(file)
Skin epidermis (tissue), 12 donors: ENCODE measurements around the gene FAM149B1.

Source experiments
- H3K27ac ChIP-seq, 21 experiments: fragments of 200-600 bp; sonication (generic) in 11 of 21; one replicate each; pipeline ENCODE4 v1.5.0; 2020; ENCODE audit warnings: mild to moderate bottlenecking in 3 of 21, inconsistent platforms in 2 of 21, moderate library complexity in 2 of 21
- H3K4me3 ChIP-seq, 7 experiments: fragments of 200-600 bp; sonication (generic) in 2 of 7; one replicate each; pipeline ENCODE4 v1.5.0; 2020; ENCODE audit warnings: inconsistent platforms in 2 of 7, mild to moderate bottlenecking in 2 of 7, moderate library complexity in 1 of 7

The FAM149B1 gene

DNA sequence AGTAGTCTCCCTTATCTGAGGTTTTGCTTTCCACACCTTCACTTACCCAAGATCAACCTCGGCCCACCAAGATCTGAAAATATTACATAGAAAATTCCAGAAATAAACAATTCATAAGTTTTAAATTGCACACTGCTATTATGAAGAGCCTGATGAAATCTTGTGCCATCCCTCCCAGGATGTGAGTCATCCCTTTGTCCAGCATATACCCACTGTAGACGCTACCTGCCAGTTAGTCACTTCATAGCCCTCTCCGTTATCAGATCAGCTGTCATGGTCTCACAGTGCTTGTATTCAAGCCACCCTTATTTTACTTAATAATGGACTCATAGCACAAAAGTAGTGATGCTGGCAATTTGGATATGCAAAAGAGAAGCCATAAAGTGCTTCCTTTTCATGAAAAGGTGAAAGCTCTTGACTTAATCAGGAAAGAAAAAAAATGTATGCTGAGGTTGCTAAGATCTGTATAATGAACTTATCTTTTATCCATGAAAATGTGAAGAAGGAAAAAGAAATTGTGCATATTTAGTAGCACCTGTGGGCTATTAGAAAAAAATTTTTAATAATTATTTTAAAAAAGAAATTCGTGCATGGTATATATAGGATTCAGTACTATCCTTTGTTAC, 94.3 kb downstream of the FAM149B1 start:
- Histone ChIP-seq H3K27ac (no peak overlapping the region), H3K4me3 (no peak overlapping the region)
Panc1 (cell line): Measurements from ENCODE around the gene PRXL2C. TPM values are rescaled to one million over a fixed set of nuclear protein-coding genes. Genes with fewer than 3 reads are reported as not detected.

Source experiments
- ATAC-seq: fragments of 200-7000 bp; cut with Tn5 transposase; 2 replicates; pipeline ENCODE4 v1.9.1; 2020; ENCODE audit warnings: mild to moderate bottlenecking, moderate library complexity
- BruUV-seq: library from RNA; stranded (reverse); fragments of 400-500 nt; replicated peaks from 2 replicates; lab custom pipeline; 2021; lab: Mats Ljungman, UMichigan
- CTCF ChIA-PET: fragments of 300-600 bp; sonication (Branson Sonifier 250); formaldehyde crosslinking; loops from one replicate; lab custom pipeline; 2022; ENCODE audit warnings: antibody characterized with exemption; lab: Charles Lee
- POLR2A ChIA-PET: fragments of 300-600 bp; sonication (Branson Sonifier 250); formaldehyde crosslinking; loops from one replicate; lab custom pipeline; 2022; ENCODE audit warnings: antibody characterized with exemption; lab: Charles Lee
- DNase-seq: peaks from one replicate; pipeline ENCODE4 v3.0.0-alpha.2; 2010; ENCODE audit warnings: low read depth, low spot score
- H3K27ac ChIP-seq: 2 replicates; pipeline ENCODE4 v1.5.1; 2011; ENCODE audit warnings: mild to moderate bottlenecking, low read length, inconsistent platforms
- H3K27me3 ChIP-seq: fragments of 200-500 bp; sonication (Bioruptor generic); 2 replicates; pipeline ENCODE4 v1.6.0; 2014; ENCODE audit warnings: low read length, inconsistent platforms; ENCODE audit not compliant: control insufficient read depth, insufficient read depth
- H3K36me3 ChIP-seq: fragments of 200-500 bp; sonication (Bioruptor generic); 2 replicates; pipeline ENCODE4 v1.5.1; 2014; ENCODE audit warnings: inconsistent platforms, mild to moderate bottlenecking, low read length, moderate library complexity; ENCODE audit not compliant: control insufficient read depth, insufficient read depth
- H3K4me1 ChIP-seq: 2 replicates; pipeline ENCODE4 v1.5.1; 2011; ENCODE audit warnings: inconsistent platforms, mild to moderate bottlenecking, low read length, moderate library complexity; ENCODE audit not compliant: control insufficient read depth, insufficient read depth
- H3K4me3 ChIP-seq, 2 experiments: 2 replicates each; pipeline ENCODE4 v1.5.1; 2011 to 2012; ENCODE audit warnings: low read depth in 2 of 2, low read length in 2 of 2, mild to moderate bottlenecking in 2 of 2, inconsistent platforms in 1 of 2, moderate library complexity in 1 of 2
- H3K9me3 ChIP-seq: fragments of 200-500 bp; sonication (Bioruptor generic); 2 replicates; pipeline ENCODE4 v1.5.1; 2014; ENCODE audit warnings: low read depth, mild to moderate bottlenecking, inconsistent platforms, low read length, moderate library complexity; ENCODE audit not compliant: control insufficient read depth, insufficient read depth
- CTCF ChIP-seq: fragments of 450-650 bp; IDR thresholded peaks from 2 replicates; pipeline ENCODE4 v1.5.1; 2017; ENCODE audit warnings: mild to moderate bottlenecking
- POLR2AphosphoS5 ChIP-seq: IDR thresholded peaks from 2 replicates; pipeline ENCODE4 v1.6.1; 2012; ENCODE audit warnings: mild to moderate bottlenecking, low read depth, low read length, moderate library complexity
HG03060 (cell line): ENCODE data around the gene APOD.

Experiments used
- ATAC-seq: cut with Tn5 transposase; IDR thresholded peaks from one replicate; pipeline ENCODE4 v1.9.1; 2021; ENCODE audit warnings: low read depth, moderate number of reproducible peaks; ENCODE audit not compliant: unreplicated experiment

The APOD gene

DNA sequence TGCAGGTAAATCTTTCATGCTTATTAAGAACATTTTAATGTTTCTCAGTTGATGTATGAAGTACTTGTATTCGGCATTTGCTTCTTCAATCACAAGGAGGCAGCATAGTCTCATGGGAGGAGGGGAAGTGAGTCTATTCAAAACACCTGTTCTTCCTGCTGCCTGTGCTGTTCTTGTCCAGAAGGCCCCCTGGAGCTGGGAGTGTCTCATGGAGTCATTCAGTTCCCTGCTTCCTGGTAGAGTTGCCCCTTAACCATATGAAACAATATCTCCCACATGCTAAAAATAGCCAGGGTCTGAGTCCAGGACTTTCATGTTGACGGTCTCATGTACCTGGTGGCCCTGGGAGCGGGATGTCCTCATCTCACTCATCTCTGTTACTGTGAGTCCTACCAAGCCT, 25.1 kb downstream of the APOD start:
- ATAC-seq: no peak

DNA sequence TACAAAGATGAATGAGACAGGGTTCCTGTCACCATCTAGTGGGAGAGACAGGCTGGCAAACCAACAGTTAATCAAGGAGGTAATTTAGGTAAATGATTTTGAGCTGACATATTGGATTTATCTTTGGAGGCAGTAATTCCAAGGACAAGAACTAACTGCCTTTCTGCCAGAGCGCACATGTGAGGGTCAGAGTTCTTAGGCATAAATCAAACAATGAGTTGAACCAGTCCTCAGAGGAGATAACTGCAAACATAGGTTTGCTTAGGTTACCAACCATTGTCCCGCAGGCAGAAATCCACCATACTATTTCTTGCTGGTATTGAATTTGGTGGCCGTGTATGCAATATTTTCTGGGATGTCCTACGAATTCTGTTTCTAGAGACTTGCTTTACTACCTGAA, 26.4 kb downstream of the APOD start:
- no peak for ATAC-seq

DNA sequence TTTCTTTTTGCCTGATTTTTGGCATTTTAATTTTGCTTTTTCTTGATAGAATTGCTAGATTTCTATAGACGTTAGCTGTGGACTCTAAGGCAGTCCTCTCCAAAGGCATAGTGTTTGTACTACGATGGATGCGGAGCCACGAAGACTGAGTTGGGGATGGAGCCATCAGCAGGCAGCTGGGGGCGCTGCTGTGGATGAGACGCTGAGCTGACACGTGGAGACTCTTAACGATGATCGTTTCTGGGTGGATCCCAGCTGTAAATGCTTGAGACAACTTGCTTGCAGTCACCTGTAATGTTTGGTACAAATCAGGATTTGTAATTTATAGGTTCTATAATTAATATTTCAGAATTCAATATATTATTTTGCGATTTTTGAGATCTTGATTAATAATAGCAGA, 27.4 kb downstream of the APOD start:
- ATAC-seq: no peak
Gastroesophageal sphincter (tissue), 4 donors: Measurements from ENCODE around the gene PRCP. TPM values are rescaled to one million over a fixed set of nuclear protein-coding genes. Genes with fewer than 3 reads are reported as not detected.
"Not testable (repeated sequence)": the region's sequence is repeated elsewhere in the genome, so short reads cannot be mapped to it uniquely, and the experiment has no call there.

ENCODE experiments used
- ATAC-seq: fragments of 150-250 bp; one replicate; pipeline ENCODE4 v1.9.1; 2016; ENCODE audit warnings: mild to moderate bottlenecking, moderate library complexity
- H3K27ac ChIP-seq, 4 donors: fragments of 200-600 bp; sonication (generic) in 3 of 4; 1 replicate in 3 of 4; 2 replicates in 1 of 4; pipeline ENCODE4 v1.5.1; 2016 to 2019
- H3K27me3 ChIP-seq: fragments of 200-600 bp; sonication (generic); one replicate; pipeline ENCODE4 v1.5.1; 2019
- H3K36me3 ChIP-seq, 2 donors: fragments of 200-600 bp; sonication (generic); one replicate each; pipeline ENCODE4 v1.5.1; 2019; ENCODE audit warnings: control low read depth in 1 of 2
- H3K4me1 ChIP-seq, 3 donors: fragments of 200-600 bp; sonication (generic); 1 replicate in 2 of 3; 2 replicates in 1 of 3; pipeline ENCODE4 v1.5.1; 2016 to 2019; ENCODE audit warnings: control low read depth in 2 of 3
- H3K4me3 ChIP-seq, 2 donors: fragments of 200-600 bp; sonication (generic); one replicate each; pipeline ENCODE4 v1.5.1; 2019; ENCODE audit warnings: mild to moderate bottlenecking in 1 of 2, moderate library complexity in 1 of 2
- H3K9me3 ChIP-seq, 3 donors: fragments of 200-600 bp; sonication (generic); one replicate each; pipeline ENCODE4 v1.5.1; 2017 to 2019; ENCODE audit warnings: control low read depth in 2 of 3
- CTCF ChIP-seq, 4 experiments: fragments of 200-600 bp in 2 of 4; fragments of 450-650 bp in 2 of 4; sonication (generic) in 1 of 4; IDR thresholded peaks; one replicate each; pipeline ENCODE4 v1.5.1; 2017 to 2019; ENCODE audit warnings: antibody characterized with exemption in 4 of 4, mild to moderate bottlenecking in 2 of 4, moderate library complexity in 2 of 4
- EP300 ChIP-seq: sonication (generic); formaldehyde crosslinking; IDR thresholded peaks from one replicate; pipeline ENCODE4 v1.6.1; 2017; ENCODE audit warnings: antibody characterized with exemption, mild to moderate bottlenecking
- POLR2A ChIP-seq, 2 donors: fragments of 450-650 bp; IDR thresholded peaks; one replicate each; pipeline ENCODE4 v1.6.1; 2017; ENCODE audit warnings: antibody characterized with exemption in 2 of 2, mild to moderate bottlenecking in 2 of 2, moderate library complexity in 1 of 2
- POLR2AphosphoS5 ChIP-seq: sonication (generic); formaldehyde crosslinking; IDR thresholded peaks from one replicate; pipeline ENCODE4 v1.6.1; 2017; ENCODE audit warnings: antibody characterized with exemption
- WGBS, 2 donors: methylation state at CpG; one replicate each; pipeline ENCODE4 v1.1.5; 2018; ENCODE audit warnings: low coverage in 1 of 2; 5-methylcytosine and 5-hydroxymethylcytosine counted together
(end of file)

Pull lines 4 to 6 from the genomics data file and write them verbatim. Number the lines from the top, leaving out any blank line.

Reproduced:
- H3K4me3 ChIP-seq, 7 experiments: fragments of 200-600 bp; sonication (generic) in 2 of 7; one replicate each; pipeline ENCODE4 v1.5.0; 2020; ENCODE audit warnings: inconsistent platforms in 2 of 7, mild to moderate bottlenecking in 2 of 7, moderate library complexity in 1 of 7

The FAM149B1 gene

DNA sequence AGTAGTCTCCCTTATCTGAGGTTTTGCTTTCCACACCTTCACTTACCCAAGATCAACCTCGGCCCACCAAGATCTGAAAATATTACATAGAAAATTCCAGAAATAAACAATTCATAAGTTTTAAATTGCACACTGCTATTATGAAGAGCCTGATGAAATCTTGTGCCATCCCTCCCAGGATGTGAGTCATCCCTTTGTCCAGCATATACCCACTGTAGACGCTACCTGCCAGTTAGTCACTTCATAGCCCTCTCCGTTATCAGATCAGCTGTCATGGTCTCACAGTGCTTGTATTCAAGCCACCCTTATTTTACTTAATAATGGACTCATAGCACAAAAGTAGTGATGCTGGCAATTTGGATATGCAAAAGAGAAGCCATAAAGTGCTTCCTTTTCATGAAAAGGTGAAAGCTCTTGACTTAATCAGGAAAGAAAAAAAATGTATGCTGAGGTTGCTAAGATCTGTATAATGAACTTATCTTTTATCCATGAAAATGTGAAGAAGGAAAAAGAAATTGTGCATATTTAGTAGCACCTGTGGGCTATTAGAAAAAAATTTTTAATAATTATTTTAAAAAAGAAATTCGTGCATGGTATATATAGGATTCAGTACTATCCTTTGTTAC, 94.3 kb downstream of the FAM149B1 start: